Sunday, July 29, 2007

Wampanoags, Wampum and Wishing

While we were off to the Lowell Folk Festival (more later), Middleborough's many were begging for casino rights. Town meeting went two-to-one to bring this new level of gambling to their town and Massachusetts.

If you haven't been following this, click over to Ryan's Take for an excellent recent series on this process. In particular catch Oh, What a Surprise... and Casino Stink... I share his skepticism that this will be a longer-term positive for either that locale or the whole state. As Ryan notes, this is binary and not a vote on a single casino, rather on having tribal casinos in Massachusetts.

This is step two of five. First was negotiations by town officials and the Wampanoag nation. Now came the vote. Next up is seeking Gov. Deval Patrick's approval, followed by legislative votes here, and then assessment by the U.S. Dept. of the Interior (Bureau of Indian Affairs).

The Boston Globe reports today:
Middleborough, a town of about 22,000, is in dire financial straits. The town collects only $3.5 million in commercial and industrial annual taxes and is currently facing a $700,000 budget deficit. A Proposition 2 1/2 tax override for additional school funding was defeated in June.
That certainly is motivation. However, if this gets approved and Middleborough decides later that they would have been wise to pay for their own expenses with their own taxes, tough.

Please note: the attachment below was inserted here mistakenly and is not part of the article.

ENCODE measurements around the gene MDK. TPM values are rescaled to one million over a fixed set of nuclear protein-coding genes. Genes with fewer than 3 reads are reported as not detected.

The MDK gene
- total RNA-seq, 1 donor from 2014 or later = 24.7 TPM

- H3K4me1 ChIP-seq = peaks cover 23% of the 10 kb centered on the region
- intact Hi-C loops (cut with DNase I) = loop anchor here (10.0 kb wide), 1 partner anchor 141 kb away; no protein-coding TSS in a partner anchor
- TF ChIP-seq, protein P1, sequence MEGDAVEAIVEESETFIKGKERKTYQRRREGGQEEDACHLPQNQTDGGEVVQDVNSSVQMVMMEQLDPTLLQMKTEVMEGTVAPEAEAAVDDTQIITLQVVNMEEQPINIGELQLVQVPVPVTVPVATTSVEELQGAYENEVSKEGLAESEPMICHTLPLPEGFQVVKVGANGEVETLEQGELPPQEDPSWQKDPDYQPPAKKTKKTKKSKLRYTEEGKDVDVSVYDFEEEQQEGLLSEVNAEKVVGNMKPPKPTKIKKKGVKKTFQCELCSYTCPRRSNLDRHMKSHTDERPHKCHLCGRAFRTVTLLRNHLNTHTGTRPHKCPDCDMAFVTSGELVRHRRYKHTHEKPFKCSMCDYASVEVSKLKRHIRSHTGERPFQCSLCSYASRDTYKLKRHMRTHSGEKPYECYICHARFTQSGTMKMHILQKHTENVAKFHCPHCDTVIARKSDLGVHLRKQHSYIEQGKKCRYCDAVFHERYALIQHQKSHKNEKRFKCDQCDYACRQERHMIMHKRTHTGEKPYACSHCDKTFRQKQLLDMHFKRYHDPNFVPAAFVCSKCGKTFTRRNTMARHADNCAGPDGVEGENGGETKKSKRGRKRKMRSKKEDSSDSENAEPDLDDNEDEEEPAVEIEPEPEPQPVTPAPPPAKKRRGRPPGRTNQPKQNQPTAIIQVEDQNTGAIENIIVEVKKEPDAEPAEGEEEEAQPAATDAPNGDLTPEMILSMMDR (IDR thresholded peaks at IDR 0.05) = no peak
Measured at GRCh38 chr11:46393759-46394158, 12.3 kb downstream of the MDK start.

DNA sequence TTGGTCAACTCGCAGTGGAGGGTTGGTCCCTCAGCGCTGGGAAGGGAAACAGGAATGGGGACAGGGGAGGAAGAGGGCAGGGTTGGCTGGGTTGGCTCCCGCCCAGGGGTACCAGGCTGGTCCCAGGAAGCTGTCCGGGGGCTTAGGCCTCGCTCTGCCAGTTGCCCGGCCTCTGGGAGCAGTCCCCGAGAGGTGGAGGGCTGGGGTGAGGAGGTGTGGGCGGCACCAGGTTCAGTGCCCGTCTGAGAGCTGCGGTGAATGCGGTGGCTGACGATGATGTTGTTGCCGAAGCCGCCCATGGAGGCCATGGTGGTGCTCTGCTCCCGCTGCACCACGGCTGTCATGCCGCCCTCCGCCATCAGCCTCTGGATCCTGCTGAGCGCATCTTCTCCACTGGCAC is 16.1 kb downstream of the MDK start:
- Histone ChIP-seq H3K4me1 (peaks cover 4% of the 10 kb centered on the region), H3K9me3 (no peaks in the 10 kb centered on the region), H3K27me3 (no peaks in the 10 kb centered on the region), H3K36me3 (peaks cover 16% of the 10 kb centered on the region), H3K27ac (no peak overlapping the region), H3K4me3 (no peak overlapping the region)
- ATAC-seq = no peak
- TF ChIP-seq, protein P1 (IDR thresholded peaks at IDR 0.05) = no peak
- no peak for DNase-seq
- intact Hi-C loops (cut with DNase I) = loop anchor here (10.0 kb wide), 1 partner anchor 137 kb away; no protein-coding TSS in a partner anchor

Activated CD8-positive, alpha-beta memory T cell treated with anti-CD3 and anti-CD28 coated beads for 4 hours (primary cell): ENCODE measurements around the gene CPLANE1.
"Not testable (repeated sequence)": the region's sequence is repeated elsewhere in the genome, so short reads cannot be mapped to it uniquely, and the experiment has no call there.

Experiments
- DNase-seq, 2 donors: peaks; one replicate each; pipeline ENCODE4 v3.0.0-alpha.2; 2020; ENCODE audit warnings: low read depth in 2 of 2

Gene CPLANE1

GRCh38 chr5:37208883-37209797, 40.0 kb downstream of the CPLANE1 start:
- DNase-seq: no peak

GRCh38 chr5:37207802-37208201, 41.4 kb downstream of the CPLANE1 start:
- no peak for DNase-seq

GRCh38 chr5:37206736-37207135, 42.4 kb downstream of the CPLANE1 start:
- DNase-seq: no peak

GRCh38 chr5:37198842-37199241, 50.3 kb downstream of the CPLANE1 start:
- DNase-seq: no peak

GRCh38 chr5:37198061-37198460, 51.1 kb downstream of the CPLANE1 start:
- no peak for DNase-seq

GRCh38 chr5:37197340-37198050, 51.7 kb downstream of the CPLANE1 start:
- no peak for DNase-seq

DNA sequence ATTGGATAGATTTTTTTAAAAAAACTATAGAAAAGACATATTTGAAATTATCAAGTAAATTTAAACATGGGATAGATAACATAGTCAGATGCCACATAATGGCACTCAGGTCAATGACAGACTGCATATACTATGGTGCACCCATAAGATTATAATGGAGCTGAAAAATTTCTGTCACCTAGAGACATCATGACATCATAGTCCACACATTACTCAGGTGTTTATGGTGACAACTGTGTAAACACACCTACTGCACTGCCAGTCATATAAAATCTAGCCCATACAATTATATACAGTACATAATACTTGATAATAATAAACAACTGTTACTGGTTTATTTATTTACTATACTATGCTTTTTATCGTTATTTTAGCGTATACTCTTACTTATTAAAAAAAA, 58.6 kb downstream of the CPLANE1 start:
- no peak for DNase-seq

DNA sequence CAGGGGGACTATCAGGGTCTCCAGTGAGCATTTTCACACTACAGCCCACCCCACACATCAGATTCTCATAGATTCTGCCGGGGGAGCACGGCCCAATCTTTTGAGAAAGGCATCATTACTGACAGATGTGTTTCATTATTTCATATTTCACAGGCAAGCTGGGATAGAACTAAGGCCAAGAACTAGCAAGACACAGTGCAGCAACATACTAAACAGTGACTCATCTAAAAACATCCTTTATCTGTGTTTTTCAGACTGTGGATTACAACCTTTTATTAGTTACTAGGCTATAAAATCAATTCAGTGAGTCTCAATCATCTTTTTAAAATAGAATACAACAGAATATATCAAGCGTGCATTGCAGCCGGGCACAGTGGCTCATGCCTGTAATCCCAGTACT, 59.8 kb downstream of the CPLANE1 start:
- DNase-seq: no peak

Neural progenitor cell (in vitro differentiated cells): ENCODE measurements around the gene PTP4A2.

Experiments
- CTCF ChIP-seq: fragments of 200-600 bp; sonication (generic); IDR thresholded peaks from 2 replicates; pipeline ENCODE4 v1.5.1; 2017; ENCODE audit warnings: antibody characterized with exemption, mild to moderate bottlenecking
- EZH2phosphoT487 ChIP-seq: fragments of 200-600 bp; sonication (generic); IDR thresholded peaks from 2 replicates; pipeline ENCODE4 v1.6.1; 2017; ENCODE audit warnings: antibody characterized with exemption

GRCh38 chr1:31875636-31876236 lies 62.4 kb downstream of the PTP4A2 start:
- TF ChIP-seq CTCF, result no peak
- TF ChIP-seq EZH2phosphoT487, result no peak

Follow-up contradiction: I did not see the Herald this morning. Massachusetts Liberal did, and reports that a second, non-binding town-meeting vote was that they did not favor casino gambling in Middleborough. Huh? As the Herald reported:
In a possible reflection of such concerns, Middleboro voters sent a distinctly ambivalent message yesterday: Despite their approval of the Wampanoag proposal, they voted down a nonbinding measure which asked whether the town approved of bringing casino gambling to Middleboro. It was overwhelmingly defeated by a hand vote.
“When they got to vote their conscience, they did that,” said activist Young. “I want people to know about the voices that were never heard. They were the concerns of (neighboring towns) Lakeville and Plympton. They get all the problems without any of the mitigation.”

Related Podcast: Ryan and I jumped up and down on casinos at this week's Left Ahead! podcast. Click the peas to download the 7.5MB file or load your MP3 software and listen.



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